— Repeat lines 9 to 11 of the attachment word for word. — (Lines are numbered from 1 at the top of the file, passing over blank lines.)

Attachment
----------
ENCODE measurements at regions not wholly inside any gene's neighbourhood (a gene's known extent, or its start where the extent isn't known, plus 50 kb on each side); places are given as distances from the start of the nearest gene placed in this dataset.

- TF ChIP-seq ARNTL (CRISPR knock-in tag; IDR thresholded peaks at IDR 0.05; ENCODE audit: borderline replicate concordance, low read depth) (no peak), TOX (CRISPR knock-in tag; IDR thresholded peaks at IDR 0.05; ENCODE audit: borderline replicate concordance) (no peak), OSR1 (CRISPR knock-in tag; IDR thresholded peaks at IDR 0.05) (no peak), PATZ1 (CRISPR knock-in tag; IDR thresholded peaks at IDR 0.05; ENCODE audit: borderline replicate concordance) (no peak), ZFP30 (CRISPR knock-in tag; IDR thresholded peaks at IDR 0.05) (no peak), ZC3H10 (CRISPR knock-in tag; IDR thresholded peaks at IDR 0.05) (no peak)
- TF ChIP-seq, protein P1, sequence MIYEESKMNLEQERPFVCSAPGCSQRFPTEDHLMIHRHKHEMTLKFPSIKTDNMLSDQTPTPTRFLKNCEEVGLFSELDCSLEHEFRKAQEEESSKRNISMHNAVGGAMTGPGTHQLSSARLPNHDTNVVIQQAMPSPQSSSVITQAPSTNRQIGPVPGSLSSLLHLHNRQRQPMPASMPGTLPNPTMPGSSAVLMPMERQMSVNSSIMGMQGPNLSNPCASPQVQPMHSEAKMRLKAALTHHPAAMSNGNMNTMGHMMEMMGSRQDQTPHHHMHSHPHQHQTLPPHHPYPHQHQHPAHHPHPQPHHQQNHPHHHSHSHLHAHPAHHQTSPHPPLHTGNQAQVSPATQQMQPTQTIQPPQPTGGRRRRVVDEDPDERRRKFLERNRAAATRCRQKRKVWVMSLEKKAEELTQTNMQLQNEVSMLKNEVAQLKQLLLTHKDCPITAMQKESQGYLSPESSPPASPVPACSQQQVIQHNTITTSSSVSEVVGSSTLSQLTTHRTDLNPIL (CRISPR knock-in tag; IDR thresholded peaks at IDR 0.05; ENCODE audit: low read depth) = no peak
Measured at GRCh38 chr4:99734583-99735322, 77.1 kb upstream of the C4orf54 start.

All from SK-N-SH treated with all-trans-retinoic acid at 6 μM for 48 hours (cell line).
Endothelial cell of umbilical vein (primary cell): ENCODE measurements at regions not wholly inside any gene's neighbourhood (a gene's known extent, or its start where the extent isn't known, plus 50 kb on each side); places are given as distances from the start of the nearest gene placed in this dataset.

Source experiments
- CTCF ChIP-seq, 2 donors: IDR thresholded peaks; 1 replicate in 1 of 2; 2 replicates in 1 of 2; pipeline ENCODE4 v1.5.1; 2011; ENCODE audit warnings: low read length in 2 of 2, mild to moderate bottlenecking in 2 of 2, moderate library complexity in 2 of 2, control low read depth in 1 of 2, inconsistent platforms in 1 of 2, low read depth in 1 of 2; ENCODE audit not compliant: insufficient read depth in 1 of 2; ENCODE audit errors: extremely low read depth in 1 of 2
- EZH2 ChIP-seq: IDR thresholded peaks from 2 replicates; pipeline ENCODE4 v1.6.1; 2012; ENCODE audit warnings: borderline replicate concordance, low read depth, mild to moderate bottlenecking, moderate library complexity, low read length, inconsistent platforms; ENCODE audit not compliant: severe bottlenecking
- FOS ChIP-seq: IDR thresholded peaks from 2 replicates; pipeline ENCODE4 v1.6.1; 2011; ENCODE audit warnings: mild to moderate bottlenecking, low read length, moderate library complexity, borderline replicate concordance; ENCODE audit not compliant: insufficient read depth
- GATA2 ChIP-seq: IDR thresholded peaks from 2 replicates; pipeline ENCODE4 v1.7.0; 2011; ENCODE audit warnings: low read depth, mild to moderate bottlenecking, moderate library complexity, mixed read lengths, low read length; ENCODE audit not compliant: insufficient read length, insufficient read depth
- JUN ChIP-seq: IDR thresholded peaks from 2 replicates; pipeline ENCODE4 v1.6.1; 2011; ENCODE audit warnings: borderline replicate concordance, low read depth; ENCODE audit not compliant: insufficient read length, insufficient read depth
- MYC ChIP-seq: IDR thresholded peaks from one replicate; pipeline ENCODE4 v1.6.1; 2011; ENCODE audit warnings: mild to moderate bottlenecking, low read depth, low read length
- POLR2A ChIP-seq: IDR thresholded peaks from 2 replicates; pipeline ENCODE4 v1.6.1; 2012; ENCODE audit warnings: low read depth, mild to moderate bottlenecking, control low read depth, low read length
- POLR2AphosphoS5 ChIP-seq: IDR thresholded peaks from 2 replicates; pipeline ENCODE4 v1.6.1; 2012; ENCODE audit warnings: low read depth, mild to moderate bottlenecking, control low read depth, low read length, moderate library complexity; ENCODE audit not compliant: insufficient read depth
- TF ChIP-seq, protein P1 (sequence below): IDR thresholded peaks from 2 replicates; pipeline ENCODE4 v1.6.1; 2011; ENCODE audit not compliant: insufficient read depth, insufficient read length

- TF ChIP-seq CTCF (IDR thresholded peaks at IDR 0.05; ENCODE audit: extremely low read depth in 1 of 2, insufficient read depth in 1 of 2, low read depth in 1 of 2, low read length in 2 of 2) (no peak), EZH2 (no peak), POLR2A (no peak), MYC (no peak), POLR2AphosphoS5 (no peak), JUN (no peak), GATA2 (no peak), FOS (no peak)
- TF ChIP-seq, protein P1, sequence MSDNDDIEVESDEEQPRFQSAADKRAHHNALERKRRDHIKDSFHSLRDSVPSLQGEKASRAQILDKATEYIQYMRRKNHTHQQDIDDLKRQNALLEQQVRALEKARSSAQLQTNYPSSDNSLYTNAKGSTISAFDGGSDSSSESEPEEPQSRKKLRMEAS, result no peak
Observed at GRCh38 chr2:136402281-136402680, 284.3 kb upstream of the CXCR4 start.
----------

- EZH2 ChIP-seq: IDR thresholded peaks from 2 replicates; pipeline ENCODE4 v1.6.1; 2012; ENCODE audit warnings: borderline replicate concordance, low read depth, mild to moderate bottlenecking, moderate library complexity, low read length, inconsistent platforms; ENCODE audit not compliant: severe bottlenecking
- FOS ChIP-seq: IDR thresholded peaks from 2 replicates; pipeline ENCODE4 v1.6.1; 2011; ENCODE audit warnings: mild to moderate bottlenecking, low read length, moderate library complexity, borderline replicate concordance; ENCODE audit not compliant: insufficient read depth
- GATA2 ChIP-seq: IDR thresholded peaks from 2 replicates; pipeline ENCODE4 v1.7.0; 2011; ENCODE audit warnings: low read depth, mild to moderate bottlenecking, moderate library complexity, mixed read lengths, low read length; ENCODE audit not compliant: insufficient read length, insufficient read depth